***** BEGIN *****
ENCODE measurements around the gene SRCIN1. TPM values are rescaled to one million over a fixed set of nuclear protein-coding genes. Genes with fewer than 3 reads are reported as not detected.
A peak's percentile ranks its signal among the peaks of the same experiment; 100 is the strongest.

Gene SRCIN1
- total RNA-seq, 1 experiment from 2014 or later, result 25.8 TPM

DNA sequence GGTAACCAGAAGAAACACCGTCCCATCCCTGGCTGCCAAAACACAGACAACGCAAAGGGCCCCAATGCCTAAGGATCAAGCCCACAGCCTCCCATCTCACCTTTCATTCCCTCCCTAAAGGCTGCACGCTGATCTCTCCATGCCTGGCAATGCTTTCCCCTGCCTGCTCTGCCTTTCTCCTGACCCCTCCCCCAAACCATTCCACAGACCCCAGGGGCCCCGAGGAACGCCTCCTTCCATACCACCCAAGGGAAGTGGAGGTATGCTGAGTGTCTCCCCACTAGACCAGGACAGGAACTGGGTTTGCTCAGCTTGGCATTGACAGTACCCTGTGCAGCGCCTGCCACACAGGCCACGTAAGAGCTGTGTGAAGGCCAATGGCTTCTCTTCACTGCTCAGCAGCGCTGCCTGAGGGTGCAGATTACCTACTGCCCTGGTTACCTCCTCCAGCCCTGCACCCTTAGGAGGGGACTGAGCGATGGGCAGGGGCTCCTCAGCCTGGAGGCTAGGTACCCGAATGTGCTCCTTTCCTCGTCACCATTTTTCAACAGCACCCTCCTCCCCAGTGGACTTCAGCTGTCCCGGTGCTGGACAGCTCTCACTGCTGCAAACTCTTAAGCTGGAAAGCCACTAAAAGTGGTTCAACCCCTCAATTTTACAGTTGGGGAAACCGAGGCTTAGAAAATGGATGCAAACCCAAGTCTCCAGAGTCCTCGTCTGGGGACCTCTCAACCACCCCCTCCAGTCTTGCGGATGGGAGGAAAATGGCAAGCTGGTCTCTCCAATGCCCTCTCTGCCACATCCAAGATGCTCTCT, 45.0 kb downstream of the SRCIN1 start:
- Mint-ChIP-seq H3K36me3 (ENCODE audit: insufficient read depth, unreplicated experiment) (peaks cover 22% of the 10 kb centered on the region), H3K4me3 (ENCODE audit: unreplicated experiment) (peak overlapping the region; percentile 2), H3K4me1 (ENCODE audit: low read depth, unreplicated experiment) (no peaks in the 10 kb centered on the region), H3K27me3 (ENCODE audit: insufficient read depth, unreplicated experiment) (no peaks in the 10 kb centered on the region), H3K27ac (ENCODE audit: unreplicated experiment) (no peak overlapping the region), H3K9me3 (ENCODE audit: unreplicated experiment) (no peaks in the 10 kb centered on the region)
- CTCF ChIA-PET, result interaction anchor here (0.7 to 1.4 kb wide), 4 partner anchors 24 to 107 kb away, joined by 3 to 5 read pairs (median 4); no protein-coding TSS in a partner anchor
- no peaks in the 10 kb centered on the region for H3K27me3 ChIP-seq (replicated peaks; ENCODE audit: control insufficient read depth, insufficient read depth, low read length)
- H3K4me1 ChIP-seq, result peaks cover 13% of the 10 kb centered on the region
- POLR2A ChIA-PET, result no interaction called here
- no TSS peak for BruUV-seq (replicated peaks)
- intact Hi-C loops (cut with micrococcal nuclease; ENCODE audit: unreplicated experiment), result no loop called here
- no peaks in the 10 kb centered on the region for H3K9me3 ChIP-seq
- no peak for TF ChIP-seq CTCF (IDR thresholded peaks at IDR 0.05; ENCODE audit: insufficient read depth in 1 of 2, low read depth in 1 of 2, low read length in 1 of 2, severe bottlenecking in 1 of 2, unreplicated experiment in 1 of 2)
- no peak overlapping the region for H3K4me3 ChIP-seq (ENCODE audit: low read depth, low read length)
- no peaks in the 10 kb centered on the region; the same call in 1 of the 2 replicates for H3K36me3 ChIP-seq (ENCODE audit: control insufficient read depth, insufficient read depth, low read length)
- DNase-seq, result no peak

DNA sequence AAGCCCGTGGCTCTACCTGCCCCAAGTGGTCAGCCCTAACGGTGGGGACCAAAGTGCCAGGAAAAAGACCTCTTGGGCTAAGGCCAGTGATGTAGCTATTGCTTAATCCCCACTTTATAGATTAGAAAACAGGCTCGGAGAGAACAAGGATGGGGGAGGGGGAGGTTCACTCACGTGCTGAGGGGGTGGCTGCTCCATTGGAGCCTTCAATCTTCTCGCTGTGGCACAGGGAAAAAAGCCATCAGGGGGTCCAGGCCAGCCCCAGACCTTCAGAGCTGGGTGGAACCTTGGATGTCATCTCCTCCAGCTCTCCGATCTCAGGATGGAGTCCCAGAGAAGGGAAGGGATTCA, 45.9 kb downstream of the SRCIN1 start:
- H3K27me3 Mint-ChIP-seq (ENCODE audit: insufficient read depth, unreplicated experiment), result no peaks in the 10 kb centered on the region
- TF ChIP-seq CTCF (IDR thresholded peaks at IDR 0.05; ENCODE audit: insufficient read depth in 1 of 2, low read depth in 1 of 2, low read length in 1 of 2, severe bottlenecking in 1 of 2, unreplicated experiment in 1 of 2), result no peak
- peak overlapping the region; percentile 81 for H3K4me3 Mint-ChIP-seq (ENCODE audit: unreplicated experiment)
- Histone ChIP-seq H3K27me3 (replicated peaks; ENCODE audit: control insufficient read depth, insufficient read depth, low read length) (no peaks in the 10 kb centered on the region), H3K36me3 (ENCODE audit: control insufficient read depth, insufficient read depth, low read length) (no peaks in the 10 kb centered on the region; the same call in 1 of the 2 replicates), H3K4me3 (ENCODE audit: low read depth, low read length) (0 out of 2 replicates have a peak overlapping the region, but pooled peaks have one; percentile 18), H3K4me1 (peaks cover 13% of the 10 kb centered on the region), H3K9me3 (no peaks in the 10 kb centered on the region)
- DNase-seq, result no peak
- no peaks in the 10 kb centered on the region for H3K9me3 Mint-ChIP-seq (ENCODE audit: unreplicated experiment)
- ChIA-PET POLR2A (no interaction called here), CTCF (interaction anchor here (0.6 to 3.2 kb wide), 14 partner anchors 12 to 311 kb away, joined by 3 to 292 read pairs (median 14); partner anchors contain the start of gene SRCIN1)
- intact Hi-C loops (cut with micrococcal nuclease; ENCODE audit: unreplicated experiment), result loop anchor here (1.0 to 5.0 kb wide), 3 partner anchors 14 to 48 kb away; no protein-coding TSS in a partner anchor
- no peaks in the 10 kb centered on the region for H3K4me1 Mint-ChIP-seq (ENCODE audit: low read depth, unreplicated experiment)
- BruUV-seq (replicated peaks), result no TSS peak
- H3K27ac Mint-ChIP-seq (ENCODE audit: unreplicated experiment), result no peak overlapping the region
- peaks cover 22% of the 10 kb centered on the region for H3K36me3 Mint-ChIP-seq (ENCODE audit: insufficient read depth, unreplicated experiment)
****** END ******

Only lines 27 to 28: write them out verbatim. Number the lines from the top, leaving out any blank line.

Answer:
- no peaks in the 10 kb centered on the region for H3K4me1 Mint-ChIP-seq (ENCODE audit: low read depth, unreplicated experiment)
- BruUV-seq (replicated peaks), result no TSS peak